Traditional usage-based offers
If you need a car for the weekend or for a month-long holiday, good solutions are currently available with rent a car companies such as Hertz, Europcar, Avis, Entreprise, Sixt, among others.
If you need a company car for 3 or 4 years, options are available with existing lessors including Arval, ALD, LeasePlan, Alphabet, Athlon and most OEM captives such as RCI Bank and Services, Volkswagen Financial Services , PSA Finance, etc.
However, if you need a car for 3 months to a year (for whatever reason and there may be plenty of good ones), offers will be difficult to find and most likely expensive.
Lessors and rent a car operators have different business models that were not originally built for medium term renting.
Business model differences
To simplify, it is important to understand the main risks and key indicators for both businesses:
Short term renting businesses need to control usage rates and avoid maintenance costs. They need to reduce holding costs as much as possible by negotiating the smaller difference between acquisition prices and buy-backs. Costs are largely driven by the logistics of frequent rotation of car drivers. As a consequence, daily rates are a basis for pricing and common offers are limited to 30 days due to technical constraints.
Full service leasing businesses need to forecast maintenance costs and residual valuesto ensure an adequate margin over fixed rental costs. Profit grows while services are bundled or when contracts are extended. Outsourced services (maintenance, replacement cars, insurance, etc.) and interest rates drive costs and rates are competitive over 2 years in order to take advantage of the depreciation curve.
In both cases economies of scale matter.
Medium term renting opportunities
Medium term renting will be a combination of both, for better or for worse.
The ‘better’ lies in the sales price difference between daily rates for short-term rent and long term leasing, which provides a huge margin to accommodate a competitive offer. However, it implies both keeping cars for a longer period in order to benefit from the depreciation curve and introducing certain constraints on customers by offering only available cars.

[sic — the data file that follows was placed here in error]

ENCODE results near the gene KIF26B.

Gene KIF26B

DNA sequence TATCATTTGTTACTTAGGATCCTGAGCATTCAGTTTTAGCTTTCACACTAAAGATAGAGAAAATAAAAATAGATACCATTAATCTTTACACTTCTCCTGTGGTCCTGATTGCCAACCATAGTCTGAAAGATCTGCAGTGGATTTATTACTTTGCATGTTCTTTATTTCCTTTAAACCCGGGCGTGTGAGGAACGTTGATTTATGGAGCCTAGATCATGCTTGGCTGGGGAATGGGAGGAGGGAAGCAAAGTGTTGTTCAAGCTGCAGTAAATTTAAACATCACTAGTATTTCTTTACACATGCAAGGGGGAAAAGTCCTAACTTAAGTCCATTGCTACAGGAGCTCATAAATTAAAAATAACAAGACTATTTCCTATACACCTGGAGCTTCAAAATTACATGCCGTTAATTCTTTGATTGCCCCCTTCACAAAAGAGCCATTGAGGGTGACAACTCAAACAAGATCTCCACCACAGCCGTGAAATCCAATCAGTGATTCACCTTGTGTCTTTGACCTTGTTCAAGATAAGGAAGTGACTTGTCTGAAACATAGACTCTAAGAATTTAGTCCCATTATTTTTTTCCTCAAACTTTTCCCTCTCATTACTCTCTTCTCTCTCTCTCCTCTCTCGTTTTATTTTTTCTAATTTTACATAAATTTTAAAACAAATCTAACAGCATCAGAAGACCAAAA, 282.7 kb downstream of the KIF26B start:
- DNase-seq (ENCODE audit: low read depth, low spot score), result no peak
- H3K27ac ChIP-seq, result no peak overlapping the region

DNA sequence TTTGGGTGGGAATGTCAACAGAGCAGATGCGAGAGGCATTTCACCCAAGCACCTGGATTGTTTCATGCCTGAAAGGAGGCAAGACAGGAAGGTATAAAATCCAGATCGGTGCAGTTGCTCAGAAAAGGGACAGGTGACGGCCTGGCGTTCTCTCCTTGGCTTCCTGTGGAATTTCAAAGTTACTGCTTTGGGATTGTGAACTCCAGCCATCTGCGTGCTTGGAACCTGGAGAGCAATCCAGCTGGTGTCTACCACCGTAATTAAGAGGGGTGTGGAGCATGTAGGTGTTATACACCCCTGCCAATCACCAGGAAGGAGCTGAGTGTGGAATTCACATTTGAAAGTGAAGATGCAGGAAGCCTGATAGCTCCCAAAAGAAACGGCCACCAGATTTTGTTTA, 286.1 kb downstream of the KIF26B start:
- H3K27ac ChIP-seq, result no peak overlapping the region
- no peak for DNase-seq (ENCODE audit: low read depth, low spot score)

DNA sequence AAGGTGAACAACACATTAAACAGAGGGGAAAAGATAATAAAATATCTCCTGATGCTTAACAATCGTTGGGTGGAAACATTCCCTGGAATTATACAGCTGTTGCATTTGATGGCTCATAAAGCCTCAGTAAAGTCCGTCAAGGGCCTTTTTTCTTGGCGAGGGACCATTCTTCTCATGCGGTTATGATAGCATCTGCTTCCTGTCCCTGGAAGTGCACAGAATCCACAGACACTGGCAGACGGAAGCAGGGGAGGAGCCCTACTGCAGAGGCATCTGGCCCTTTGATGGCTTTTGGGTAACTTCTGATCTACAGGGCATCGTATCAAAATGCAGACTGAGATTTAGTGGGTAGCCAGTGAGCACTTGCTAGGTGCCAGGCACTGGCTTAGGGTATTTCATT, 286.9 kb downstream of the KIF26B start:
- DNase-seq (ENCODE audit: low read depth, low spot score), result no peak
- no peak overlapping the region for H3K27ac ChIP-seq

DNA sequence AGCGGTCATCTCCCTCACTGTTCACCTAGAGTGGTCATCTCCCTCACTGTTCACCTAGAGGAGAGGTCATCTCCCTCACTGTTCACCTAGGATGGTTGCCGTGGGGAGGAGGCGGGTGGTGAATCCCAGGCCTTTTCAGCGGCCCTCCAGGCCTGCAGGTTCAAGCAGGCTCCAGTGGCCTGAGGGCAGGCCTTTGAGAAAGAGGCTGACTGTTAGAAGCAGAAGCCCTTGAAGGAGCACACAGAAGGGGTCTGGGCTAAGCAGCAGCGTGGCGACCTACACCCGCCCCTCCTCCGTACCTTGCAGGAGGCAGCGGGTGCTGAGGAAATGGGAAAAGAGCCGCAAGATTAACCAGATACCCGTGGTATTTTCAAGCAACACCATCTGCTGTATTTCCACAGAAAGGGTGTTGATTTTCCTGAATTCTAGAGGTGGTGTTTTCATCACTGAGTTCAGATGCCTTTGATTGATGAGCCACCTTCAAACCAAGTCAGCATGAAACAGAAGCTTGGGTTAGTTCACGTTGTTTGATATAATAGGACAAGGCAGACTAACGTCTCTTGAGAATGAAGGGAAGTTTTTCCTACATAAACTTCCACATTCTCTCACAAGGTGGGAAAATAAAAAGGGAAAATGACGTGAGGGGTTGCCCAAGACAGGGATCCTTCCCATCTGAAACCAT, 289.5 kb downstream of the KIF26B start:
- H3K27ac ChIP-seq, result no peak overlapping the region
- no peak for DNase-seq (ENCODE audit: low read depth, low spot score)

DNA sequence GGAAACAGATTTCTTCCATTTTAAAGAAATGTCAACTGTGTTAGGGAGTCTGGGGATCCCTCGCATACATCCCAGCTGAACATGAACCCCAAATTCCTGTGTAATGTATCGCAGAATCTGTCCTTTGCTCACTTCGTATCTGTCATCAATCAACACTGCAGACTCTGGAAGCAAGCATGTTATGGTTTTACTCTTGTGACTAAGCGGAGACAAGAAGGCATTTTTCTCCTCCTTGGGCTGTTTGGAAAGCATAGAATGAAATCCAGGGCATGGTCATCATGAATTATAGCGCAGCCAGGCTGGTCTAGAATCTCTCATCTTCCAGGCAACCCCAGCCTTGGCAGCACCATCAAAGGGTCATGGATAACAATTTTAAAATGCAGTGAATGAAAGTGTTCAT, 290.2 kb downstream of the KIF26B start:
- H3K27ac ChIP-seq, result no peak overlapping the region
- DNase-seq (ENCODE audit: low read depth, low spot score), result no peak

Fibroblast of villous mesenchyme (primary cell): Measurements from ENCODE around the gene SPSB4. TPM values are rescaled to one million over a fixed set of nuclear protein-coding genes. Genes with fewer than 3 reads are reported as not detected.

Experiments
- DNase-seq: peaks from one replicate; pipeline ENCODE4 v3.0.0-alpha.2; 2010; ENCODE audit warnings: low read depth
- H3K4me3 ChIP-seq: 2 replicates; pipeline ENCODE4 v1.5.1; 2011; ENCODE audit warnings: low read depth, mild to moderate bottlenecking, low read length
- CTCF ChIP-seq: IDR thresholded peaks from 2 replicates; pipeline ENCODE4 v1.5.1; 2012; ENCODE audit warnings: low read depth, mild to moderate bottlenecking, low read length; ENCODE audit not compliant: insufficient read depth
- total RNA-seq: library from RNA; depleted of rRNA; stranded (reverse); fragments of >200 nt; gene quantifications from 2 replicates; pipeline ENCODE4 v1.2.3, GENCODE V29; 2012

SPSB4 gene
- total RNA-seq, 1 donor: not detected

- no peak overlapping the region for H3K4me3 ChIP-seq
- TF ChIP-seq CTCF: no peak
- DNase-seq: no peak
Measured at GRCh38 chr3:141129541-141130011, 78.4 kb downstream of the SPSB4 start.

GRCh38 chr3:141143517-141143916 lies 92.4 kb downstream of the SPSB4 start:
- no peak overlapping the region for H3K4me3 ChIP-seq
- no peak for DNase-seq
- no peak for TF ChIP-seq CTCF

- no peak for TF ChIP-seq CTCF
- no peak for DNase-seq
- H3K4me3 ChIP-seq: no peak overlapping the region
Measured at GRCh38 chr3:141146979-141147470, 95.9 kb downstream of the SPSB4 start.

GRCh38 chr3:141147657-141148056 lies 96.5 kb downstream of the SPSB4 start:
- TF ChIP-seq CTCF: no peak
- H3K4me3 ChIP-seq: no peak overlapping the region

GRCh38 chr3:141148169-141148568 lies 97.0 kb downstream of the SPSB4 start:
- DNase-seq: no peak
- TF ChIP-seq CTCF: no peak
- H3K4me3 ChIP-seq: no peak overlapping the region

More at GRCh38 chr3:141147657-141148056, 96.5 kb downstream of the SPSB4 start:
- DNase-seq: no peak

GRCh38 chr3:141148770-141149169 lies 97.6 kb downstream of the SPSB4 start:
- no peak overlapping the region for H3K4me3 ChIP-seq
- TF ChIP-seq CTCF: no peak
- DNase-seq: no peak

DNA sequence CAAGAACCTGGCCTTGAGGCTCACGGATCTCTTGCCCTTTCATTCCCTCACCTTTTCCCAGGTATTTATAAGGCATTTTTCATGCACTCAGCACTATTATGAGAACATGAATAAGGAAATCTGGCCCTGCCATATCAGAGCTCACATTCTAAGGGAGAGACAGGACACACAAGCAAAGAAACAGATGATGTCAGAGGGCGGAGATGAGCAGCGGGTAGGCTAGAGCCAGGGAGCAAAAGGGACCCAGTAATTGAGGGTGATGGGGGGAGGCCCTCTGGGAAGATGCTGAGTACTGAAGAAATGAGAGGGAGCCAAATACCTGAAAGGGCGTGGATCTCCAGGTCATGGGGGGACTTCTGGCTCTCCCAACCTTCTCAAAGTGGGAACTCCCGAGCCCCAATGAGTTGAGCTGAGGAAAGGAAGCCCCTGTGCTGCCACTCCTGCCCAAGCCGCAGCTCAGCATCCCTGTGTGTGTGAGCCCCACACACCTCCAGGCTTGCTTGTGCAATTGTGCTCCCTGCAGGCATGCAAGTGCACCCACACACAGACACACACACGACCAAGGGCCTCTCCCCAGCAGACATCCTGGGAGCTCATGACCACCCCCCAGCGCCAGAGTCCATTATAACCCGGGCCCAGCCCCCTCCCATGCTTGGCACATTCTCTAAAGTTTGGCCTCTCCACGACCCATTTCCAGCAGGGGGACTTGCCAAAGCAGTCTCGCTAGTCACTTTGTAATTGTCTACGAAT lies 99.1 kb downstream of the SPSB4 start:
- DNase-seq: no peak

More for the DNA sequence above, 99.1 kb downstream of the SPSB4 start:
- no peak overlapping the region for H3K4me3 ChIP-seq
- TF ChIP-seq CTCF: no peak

The ‘worse’ comes from the combination of risks associated with both businesses: managing a fleet with different drivers (usage risk), taking risk on maintenance and residual values (risk on remarketing).
Evolving market trends
Short term operators have started to increase the share of cars they buy without a buy-back to reduce their holding costs and have some flexibility to buy the cars they need most. As a consequence, they have had to hold cars for longer, and also develop remarketing and residual values expertise.
Full service leasing companies have also started to manage their own fleets in order to offer pre-delivery cars and gain some flexibility in managing their relationship with OEMs.
Both businesses have started to move towards a new model, which is slightly more complicated, as it will involve managing additional risk, whilst providing additional opportunities. In the near future, it will certainly be possible to find a car for any desired period of time at the right price as both businesses start to converge towards a middle point. Another topic to be considered in this transition is how to manage physical sites.
Author – Pascal Serres
Courtesy of Global Fleet